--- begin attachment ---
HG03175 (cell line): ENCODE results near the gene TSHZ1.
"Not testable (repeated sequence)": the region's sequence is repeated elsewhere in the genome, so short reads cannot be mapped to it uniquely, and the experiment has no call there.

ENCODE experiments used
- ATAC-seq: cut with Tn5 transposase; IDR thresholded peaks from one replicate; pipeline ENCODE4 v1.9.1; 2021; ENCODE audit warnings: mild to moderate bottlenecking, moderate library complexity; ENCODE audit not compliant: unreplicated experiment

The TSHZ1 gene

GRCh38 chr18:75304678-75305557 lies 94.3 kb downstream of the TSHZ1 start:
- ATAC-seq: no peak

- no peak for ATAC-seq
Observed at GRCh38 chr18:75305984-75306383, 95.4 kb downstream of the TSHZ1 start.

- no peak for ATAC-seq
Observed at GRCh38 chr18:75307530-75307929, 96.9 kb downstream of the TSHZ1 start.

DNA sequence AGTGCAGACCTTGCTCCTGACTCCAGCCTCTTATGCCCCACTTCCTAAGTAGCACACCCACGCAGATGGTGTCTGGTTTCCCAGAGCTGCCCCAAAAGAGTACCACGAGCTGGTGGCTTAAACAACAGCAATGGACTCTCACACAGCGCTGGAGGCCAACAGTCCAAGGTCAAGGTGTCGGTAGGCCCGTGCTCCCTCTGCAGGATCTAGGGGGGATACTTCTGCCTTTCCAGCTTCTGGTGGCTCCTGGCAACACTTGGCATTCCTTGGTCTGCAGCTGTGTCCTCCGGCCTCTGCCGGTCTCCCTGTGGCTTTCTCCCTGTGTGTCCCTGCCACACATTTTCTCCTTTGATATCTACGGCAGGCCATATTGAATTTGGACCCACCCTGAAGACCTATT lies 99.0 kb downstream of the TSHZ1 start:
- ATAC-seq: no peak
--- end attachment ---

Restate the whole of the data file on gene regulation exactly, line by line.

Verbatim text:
HG03175 (cell line): ENCODE results near the gene TSHZ1.
"Not testable (repeated sequence)": the region's sequence is repeated elsewhere in the genome, so short reads cannot be mapped to it uniquely, and the experiment has no call there.

ENCODE experiments used
- ATAC-seq: cut with Tn5 transposase; IDR thresholded peaks from one replicate; pipeline ENCODE4 v1.9.1; 2021; ENCODE audit warnings: mild to moderate bottlenecking, moderate library complexity; ENCODE audit not compliant: unreplicated experiment

The TSHZ1 gene

GRCh38 chr18:75304678-75305557 lies 94.3 kb downstream of the TSHZ1 start:
- ATAC-seq: no peak

- no peak for ATAC-seq
Observed at GRCh38 chr18:75305984-75306383, 95.4 kb downstream of the TSHZ1 start.

- no peak for ATAC-seq
Observed at GRCh38 chr18:75307530-75307929, 96.9 kb downstream of the TSHZ1 start.

DNA sequence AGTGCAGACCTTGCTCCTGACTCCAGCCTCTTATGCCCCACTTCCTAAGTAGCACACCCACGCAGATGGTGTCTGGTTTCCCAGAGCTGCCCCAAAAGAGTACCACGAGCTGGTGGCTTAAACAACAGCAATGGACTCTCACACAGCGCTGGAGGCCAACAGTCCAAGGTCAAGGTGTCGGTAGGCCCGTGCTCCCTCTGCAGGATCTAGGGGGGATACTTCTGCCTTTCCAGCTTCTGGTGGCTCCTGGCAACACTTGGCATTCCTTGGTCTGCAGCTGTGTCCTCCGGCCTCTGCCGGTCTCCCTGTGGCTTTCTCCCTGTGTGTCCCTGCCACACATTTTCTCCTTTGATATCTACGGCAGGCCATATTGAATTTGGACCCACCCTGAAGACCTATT lies 99.0 kb downstream of the TSHZ1 start:
- ATAC-seq: no peak